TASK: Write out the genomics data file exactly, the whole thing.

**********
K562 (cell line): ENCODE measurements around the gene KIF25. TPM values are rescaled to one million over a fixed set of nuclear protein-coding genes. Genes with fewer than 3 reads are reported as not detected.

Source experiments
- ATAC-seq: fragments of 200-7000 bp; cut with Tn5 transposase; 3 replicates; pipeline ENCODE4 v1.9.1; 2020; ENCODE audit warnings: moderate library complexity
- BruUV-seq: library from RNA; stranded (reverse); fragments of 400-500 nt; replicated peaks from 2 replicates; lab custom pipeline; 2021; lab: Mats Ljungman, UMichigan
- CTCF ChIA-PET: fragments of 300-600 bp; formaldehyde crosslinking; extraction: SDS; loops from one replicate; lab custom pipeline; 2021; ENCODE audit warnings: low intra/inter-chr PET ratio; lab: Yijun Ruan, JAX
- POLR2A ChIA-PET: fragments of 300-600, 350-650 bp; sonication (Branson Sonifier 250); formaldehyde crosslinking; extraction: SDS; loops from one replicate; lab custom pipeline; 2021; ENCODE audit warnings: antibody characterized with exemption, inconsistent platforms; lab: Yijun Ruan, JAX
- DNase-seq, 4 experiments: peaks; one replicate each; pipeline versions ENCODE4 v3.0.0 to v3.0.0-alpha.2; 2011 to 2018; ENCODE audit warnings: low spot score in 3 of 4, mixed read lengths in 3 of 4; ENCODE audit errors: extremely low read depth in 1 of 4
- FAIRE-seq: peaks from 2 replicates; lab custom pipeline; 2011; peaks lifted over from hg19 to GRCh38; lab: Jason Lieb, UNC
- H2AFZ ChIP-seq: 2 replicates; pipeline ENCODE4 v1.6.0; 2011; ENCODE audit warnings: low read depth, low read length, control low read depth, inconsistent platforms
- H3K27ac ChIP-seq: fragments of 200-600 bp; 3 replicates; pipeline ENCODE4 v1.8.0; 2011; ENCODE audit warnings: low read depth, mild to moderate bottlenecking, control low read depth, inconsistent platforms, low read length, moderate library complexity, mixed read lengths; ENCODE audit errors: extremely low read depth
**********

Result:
K562 (cell line): ENCODE measurements around the gene KIF25. TPM values are rescaled to one million over a fixed set of nuclear protein-coding genes. Genes with fewer than 3 reads are reported as not detected.

Source experiments
- ATAC-seq: fragments of 200-7000 bp; cut with Tn5 transposase; 3 replicates; pipeline ENCODE4 v1.9.1; 2020; ENCODE audit warnings: moderate library complexity
- BruUV-seq: library from RNA; stranded (reverse); fragments of 400-500 nt; replicated peaks from 2 replicates; lab custom pipeline; 2021; lab: Mats Ljungman, UMichigan
- CTCF ChIA-PET: fragments of 300-600 bp; formaldehyde crosslinking; extraction: SDS; loops from one replicate; lab custom pipeline; 2021; ENCODE audit warnings: low intra/inter-chr PET ratio; lab: Yijun Ruan, JAX
- POLR2A ChIA-PET: fragments of 300-600, 350-650 bp; sonication (Branson Sonifier 250); formaldehyde crosslinking; extraction: SDS; loops from one replicate; lab custom pipeline; 2021; ENCODE audit warnings: antibody characterized with exemption, inconsistent platforms; lab: Yijun Ruan, JAX
- DNase-seq, 4 experiments: peaks; one replicate each; pipeline versions ENCODE4 v3.0.0 to v3.0.0-alpha.2; 2011 to 2018; ENCODE audit warnings: low spot score in 3 of 4, mixed read lengths in 3 of 4; ENCODE audit errors: extremely low read depth in 1 of 4
- FAIRE-seq: peaks from 2 replicates; lab custom pipeline; 2011; peaks lifted over from hg19 to GRCh38; lab: Jason Lieb, UNC
- H2AFZ ChIP-seq: 2 replicates; pipeline ENCODE4 v1.6.0; 2011; ENCODE audit warnings: low read depth, low read length, control low read depth, inconsistent platforms
- H3K27ac ChIP-seq: fragments of 200-600 bp; 3 replicates; pipeline ENCODE4 v1.8.0; 2011; ENCODE audit warnings: low read depth, mild to moderate bottlenecking, control low read depth, inconsistent platforms, low read length, moderate library complexity, mixed read lengths; ENCODE audit errors: extremely low read depth